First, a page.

On the one hand, marriage hasn’t always been defined by love and intimacy between two spouses, even in the Christian tradition. In the past, couples married for economic reasons or to climb the social ladder, and women were not seen as equal partners but as property to be bought and traded like sheep or goats.
Likewise, marriage was primarily a vehicle for procreation in the early church, which led priests to pray for fecundity over the newly married as they lay in bed ready to consummate their union. In biblical times, for better or for worse, Abraham slept with his wife’s slave girl to make a baby, and Lamech, Jacob, Gideon and Elkanah all had multiple wives.
King Solomon, it is said, had 700.
Even today, marriage takes myriad forms. Some couples enter arranged unions, some have open relationships, an increasing number of couples don’t marry at all, and some — like Meri, Janelle, Christine and Robyn — wed for sisterly companionship and family life as much as they marry for love of a man.
So are these lifestyles wrong? I’m not sure. There are reasons to both support and deride these practices from a Christian standpoint. Polygamy, for instance, has a rich biblical history. So that ought to justify it. And yet, all we need to do is cue Warren Jeffs to know that many instances of polygamy are damaging to women. That ought to render it abhorrent.
This ambiguity is reason for the Christian community — and society at large — to continue the debate about what defines a healthy and life-giving marriage. And with season two of “Sister Wives” debuting soon, we will surely have new material to discuss.
Perhaps the Browns will persuade us that multiple wives does not a happy union make, but we might also find that a plurality of practices — even a plurality of wives — can lead to happily ever after.
Here is yet another Christian (a priest no less) who knows little of the faith they claim to believe. No where in the Bible does God tell his followers to live in plural marriage. I believe she has gotten caught up in the academic view of Christianity. She needs to read and study the Bible like all Christians are supposed to.
"Happily ever after?" Have you watched the women in this show? As a clinical social worker, what I see is 3 women who are suffering on many levels but trying to put a brave face on it because they have been taught to "keep sweet," and 1 woman, who as the latest wife and the current favorite, is still riding the high of a new experience. Please acquaint yourself with some women who have actually grown up in this lifestyle, married into it, and been reduced to a status that is often little more than that of a possession of their husbands, and then you might want to revisit your conclusions. There are lots of women who would be happy to share their unhappy stories with you if you look around.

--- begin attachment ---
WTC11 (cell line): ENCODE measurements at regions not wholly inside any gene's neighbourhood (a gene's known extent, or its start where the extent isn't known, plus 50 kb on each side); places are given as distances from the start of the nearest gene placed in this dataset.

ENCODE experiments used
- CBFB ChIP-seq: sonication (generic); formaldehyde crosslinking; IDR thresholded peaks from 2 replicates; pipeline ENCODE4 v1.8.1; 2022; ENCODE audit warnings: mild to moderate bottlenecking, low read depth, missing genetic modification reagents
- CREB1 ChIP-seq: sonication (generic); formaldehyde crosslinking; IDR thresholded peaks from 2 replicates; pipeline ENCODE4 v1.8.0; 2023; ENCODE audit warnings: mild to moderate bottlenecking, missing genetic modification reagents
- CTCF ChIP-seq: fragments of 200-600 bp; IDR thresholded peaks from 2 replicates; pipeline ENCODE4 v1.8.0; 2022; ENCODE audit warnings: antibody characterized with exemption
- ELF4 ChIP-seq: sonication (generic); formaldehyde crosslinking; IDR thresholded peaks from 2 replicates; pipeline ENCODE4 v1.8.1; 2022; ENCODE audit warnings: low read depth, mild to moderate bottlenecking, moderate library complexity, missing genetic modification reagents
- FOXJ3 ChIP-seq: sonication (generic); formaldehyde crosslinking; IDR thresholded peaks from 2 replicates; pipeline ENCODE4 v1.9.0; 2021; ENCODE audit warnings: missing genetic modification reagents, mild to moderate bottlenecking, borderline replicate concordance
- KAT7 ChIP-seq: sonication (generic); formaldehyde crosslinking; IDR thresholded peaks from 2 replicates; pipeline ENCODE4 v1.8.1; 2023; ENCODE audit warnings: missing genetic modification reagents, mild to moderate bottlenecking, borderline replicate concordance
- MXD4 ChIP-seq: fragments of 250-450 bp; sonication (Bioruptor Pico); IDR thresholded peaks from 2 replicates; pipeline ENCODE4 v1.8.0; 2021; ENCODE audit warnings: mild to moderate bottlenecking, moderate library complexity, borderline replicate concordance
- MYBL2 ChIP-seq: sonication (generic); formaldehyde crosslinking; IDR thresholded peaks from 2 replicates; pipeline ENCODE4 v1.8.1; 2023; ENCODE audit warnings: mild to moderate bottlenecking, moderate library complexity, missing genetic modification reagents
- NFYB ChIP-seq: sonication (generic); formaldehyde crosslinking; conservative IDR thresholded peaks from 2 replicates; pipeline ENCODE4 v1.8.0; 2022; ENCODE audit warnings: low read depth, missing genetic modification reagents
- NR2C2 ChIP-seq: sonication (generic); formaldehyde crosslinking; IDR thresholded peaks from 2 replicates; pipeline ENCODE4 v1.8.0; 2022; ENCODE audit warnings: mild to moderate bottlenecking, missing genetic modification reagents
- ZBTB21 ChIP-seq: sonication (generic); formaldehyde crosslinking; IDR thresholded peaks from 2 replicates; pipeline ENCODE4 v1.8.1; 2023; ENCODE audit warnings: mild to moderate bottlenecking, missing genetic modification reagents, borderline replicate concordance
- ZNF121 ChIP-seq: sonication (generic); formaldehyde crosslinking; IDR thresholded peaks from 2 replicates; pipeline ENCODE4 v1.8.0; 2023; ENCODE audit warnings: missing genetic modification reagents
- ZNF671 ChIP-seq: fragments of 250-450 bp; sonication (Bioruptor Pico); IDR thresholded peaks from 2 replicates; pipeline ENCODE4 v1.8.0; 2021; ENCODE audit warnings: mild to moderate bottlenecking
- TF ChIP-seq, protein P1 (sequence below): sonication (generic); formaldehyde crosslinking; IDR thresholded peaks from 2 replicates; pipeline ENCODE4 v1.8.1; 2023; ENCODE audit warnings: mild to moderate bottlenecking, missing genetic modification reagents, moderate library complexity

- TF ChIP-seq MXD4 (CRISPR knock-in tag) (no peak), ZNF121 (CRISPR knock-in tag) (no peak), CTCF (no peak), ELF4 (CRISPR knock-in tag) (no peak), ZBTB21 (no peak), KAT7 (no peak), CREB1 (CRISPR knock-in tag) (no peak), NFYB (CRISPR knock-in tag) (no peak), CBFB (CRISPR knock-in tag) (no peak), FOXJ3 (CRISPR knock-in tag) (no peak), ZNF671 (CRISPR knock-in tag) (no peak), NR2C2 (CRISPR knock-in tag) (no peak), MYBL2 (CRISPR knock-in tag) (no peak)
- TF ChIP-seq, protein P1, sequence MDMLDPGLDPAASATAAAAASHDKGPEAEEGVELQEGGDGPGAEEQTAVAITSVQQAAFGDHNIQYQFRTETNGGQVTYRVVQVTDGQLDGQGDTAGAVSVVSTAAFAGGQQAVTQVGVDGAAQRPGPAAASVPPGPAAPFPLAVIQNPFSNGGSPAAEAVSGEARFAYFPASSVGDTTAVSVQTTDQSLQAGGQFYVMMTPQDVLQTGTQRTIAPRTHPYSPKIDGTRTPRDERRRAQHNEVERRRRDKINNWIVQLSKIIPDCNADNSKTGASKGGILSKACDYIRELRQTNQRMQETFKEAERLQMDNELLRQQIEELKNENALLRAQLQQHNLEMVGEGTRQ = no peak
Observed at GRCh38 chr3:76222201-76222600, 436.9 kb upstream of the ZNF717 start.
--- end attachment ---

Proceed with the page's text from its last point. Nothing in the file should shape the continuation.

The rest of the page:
Can't tell you how distressing it for me as an ex polygamist wife (and previous member of the same religious group to which the Browns belong) to read some of the ignorant views about polygyny. The Browns are attempting to be the "new and improved" face of polygamy, and they have an expressed agenda to see polygyny accepted by US society. This writer says the women who are with Kody Brown "wed for sisterly companionship and family life as much as they marry for love of a man." Nonsense. Polygyny is a religious obligation for Mormon Fundamentalists, and their scriptures teach that women who refuse to live it wi be "destroyed." There is a lot of pain behind the smiling faces. This priest is flying the Browns out to speak to her theological students. I suggest that she lacks the background to ask them the right questions. I also suggest that she has someone present the opposite side of the coin. I would be happy to oblige. If polygamy is ever legalized it will set women's rights back a thousand years! i
A bit sacrilegious? I love how dismissive you are of this part of your faith. You probably like watching the show because it gives you a glimpse of how people who actually follow the letter of their religion live. You also act like because you are a priest we should be impressed that you have, like, human interests (because you should be above such things...?) My Take; Why a Nazi loves Steven Spielberg movies. Stop thinking so highly of yourself and stop treating your religion like you get to choose when to be pious. Go back to your herd... your sheep are getting tattoos and getting pierced because their shepherd is giving them scornful looks.
The CNN Belief Blog covers the faith angles of the day's biggest stories, from breaking news to politics to entertainment, fostering a global conversation about the role of religion and belief in readers' lives. It's edited by CNN's Daniel Burke with contributions from Eric Marrapodi and CNN's worldwide news gathering team.